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The history of marketers seeking the advice of physicists is a short one, but an understanding of the Theory of Resonance may give communications experts the edge. Resonance Theory explains the curious phenomenon of how very small pebbles dropped into a pond can create bigger waves than a large brick. The brick makes a decent splash but its ripples peter out quickly. A tiny pebble dropped into the same pond, followed by another, then another, then another, all timed carefully, will create ripples that build into small waves.
As Dr Carlo Contaldi, a physicist at Imperial College London, explains, a small amount of energy committed at just the right intervals – the ‘natural frequency’ – creates a cumulatively large effect.
Media consultant Paul Bay believes that just as with pebbles in a pond, a carefully choreographed and meticulously timed stream of communication will have a more lasting effect than a sporadic big splash during prime time TV breaks. Innocent is testament to the power of pebbles. Until last year, the maker of smoothies had never advertised on TV, instead drip-feeding the market with endless ingenious marketing ploys – from annotating its drinks labels with quirky messages to hosting its own music festival, Fruitstock. The company sent a constant stream of messages rather than communicating through the occasional big and expensive noise.
So whether you’re trying to make waves in the laboratory or in the media, the people in white coats would advise a little and often. A big budget is not the prerequisite of success.

Sample Answer

Resonance theory, which explains that very small pebbles dropped into a pond can create bigger waves than a large brick, could also be applied to media and a carefully choreographed and meticulously timed stream of communication will create a more cumulative and lasting effect than a big occasional propaganda.


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New Caledonia a cluster of islands in the southwestern Pacific Ocean. It is some 1,500 km east of Australia and the same distance north of New Zealand, just north of the Tropic of Capricorn. The main island, known as Grand Terre, is home to over 160,000 people – over 80% of the population of this French colony.

New Caledonia’s economy is based mainly on tourism and mining. About 25% of the world’s known nickel resources are found in New Caledonia. There are also significant deposits of cadmium, gold, and silver. In recent decades, the mining industry has been down and tourism is becoming increasingly integral part of the economy. The islands attracts many wind surfers, scuba divers, and snorkelers.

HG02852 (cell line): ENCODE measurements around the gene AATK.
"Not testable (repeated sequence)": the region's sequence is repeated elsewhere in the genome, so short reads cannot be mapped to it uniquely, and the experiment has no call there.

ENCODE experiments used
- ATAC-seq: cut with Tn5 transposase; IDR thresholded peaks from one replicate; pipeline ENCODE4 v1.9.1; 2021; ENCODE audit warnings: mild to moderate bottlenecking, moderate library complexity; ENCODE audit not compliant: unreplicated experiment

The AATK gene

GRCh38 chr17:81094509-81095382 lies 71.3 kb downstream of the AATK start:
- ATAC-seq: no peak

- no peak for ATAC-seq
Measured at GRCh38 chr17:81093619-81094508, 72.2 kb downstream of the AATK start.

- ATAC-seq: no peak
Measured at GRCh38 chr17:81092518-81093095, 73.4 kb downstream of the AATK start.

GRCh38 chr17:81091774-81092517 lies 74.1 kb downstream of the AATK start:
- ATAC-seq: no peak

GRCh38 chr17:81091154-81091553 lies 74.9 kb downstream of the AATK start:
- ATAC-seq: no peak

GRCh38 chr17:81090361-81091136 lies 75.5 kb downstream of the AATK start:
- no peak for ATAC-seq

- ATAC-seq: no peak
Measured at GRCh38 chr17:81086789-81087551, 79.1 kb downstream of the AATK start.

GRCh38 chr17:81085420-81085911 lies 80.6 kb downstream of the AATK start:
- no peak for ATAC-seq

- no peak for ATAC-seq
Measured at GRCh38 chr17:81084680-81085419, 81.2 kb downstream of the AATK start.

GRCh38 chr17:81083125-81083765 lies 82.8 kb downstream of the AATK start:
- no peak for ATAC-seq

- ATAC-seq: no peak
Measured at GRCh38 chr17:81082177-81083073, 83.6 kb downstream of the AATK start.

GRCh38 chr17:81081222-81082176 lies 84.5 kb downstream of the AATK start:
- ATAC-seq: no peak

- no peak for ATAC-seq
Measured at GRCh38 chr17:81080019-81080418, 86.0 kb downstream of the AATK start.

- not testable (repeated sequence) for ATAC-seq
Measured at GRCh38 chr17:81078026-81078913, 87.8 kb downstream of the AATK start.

The capital city, Noumea, has a distinctly French ambience and offers many shops, museums, and restaurants with various French, Indonesian, Chinese, Italian, Mexican, and Japanese food. The botanical and zoological gardens in Noumea are first rate. The Noumea Aquarium, which is renowned for its tropical fish, fluorescent corals and nautili, is also worth seeing.

A range of accommodations are available throughout the territory. You five-star hotels/resorts or simple tribal lodgings in Melanesian villages. Though French is the official language island there are about 30 local languages, English is also widely spoken in areas which are heavily touristed.


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It is always attractive to do something interesting and to do it as well as possible, but serious injury or an unaccountable loss of form quickly halts the progress of many a young sportsman. A handful of top professionals can afford a house in London, another in the country, and a third on the French Riviera, as well as a Rolls-Royce and a yacht in the Bahamas, but most professional players just manage to gain a bare living from their sport. Outdoor life can be delightful except when the prevalent weather conditions are rain, wind, snow, fog or ice. It is flattering to hear one’s name chanted with acclaim by thousands on the terraces but crowds are fickle and soon forget, once time takes its toll of muscle and mind. Tommy Lawton, the football hero of the forties, spent his later years in poverty, forgotten by all but a small band of his closest friends.
Sportsmen at the height of their profession travel the world and visit exotic places. The English cricket team may spend its winters in Australian summers and the Wimbledon women champions may spend the year bathed in sunshine, but their own social lives are disrupted and leisure hours have to be sacrificed to hard, exhausting practice. All professional sportsmen must adhere to strict training schedules to maintain their physical fitness; their lives are devoted to keeping the body in peak condition by exhausting exercise combined with a strict regime of self-discipline and moderation in food and drink.